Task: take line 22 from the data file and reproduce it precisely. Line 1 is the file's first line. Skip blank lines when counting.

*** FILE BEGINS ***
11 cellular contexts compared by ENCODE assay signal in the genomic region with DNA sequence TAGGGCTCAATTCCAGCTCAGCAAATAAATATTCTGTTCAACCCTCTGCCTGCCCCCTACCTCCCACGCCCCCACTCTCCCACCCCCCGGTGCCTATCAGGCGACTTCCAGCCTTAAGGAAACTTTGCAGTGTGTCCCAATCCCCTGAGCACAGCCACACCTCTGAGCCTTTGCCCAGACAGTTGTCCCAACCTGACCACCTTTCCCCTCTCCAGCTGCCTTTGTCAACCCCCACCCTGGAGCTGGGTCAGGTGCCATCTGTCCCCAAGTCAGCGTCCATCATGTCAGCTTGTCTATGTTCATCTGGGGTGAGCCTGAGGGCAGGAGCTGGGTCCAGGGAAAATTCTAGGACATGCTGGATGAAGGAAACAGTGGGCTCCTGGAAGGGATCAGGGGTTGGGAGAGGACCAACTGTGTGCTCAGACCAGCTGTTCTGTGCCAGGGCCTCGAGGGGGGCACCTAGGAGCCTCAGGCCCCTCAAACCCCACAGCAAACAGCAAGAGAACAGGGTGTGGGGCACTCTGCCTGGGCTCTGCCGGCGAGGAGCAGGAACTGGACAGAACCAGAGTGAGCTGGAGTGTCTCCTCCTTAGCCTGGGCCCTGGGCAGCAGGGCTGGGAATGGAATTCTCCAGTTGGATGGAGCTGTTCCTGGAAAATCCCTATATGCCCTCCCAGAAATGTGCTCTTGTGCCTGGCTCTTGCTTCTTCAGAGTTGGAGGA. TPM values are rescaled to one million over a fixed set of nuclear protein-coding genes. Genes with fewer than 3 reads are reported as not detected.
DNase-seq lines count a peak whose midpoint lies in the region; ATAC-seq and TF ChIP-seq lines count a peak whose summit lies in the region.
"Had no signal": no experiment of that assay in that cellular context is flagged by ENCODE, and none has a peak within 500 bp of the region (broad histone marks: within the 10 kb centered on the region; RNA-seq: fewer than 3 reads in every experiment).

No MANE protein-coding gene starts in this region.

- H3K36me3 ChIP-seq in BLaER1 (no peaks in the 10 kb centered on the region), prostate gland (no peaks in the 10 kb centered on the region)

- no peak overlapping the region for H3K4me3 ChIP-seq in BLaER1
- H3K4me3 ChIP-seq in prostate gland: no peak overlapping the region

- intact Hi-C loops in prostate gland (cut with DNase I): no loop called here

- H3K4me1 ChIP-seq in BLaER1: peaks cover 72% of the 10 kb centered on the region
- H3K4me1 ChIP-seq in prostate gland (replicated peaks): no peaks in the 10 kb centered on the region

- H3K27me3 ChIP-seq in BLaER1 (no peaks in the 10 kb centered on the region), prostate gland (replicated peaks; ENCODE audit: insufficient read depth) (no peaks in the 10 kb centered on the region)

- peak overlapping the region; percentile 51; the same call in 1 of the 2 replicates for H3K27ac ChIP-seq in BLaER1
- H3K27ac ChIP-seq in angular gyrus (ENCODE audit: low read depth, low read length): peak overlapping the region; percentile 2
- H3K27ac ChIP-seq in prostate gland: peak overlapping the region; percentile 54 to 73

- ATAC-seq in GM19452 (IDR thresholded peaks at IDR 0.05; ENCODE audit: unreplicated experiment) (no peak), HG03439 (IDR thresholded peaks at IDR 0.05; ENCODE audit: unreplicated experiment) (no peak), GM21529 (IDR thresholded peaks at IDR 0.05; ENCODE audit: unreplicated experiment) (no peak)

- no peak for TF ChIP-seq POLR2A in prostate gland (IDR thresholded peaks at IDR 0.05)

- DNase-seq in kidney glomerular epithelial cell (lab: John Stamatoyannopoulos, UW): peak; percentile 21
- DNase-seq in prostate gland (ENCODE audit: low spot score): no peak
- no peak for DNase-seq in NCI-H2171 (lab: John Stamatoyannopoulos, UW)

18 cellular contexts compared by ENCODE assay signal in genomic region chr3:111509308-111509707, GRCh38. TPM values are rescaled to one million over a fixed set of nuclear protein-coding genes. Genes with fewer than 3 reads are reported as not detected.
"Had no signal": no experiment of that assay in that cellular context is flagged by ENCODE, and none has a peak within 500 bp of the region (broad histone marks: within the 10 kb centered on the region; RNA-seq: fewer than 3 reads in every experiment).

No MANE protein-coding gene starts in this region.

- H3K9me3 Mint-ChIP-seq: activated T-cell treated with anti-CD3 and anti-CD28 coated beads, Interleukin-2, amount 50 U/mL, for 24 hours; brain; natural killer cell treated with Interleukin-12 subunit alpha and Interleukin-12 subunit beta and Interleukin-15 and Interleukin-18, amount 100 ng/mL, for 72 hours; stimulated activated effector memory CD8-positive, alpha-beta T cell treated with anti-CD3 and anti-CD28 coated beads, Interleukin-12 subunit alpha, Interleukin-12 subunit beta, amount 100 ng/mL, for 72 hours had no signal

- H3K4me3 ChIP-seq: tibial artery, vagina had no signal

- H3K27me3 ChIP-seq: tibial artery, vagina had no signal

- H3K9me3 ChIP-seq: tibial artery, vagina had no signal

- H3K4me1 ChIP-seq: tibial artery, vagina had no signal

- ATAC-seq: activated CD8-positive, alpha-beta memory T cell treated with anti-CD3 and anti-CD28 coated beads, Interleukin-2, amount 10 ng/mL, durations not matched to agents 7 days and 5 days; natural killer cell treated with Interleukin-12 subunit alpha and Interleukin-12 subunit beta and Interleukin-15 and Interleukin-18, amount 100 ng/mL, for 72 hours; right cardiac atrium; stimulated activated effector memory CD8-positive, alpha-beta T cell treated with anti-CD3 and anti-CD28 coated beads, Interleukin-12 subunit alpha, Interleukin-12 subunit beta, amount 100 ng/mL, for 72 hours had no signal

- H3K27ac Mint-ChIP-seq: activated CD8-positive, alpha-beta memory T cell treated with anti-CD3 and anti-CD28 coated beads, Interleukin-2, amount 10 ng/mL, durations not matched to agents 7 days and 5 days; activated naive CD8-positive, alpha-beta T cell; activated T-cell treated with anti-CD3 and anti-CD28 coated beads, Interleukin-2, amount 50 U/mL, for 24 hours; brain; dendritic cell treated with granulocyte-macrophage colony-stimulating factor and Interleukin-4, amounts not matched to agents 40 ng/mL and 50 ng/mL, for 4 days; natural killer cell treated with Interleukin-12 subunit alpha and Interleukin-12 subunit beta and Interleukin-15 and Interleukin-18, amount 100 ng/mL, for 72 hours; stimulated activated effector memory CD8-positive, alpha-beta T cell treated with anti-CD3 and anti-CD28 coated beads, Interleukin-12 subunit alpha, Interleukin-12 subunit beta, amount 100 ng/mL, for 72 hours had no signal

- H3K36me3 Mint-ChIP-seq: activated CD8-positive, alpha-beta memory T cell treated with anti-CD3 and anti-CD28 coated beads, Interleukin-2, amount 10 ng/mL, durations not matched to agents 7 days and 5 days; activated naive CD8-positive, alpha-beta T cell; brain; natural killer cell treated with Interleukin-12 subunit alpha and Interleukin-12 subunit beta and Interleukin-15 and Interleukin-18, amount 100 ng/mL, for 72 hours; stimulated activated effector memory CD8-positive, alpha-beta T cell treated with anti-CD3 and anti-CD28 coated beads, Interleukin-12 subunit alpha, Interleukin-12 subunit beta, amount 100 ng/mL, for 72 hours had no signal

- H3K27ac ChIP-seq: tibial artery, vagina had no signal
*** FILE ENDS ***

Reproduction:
No MANE protein-coding gene starts in this region.